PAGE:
News Release

Does an early menopause transition cause women to leave the workforce sooner?

New study concludes that an earlier menopause transition is associated with poorer perceived work ability and predicts lower recorded work participation and a higher disability pension rate in subsequent years

Peer-Reviewed Publication

The Menopause Society

CLEVELAND, Ohio (March 13, 2024)—Since most women will continue working for years after entering menopause, the effect of menopause symptoms on their working ability is an important issue and the focus of a new study. Among other things, the study suggested that premature menopause can limit a woman’s work ability and time spent in the workforce. Results of the survey are published online in Menopause, the journal of The Menopause Society.  

Early menopause is the term used when women undergo menopause early—before the age of 45 years. Approximately 5% to 10% of all women fit into this category. At this point, it is assumed that women have almost 20 years of their working life remaining. However, the menopause transition causes roughly 80% of women to suffer from such bothersome symptoms as hot flashes and night sweats, which can adversely affect a woman’s quality of life.

Menopause (estrogen deficiency) can take a toll on women’s health in other ways as well, including an increased risk of cardiovascular disease and osteoporosis, unfavorable changes in body composition, and musculoskeletal pain. To date, however, few studies have analyzed whether menopause symptoms may be negatively associated with work ability and well-being at work.  

A previous UK study showed that menopause before 45 years of age was associated with a ninepercentage-point reduction in labor market participation once these women entered their 50s compared with women who did not experience early menopause.  

In this latest study that involved nearly 2,700 Finnish women, researchers investigated how women’s menopause status at 46 years of age was associated with their perceived work ability and registered working life participation during subsequent years. It concluded that an early menopause transition is challenging in that it affects women’s work ability and limits their working life participation.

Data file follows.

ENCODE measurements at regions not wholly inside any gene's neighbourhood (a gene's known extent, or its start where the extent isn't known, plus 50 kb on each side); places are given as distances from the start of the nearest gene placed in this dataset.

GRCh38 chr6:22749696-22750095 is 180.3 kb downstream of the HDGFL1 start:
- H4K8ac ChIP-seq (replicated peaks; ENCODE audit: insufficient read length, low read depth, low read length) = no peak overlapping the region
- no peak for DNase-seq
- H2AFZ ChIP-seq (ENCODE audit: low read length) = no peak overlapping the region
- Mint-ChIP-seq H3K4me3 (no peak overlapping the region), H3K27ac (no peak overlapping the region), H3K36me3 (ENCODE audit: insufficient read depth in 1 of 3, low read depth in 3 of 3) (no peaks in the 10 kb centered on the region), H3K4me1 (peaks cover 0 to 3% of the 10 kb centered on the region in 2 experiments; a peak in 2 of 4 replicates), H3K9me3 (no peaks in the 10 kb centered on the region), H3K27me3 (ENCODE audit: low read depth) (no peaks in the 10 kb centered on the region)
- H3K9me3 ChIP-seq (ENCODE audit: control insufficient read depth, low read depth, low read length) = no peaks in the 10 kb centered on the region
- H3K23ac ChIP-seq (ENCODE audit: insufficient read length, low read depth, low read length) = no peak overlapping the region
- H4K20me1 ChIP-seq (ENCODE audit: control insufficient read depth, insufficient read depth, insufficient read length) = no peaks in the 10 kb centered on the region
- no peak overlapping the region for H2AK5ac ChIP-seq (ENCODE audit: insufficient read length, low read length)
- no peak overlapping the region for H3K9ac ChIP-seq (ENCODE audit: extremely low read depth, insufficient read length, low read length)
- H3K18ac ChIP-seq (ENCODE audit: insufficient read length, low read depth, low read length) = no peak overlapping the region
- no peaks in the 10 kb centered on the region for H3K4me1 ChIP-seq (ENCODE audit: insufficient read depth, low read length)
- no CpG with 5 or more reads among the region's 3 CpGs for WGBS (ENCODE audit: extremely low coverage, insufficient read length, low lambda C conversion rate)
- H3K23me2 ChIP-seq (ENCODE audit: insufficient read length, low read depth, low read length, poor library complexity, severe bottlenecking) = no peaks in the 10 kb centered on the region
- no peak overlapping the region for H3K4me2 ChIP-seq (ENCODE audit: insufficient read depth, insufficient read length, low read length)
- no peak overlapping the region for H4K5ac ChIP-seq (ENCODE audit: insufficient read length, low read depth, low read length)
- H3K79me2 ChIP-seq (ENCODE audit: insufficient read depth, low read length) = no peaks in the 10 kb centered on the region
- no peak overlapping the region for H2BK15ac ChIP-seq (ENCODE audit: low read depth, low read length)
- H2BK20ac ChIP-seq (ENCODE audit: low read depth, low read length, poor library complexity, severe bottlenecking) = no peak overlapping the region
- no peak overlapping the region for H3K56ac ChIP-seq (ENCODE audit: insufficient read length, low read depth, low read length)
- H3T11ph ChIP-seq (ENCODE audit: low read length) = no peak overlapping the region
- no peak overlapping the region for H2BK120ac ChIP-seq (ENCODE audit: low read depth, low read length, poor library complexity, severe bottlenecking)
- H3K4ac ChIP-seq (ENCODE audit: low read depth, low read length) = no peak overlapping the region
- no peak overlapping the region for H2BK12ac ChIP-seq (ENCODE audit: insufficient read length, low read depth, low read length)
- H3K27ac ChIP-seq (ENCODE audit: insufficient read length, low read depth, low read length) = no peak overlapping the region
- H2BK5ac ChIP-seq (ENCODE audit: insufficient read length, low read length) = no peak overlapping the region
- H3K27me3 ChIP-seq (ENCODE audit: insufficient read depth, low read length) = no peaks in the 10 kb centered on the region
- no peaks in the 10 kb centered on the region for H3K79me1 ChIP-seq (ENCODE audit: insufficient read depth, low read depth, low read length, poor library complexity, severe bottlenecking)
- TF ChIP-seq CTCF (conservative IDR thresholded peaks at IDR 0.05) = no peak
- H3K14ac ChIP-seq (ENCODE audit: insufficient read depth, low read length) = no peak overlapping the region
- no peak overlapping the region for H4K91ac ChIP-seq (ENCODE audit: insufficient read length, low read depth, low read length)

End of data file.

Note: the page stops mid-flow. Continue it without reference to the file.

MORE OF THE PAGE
Based on these results, the researchers recommend that healthcare professionals effectively treat menopause symptoms and promote the overall health of women experiencing early onset menopause so that they continue to be productive in the workforce. Further, they suggest that employers consider making working conditions more flexible for women undergoing the menopause transition to help them manage their symptoms to limit the risk of them prematurely ending their careers.  

Survey results are published in the article “Climacteric status at age 46 is associated with poorer work ability, lower 2-year participation in working life, and a higher 7-year disability retirement rate: a Northern Finland Birth Cohort 1966 study.”  

“This study showed that entering the menopause transition early is linked with poorer work ability and impaired long-term working life participation. These findings reinforce the importance of addressing bothersome menopause symptoms to optimize a woman’s quality of life, both personally and professionally,” says Dr. Stephanie Faubion, medical director for The Menopause Society.  

For more information about menopause and healthy aging, visit  

The Menopause Society (formerly The North American Menopause Society) is dedicated to empowering healthcare professionals and providing them with the tools and resources to improve the health of women during the menopause transition and beyond. As the leading authority on menopause since 1989, the nonprofit, multidisciplinary organization serves as the independent, evidence-based resource for healthcare professionals, researchers, the media, and the public and leads the conversation about improving women’s health and healthcare experiences. To learn more, visit 

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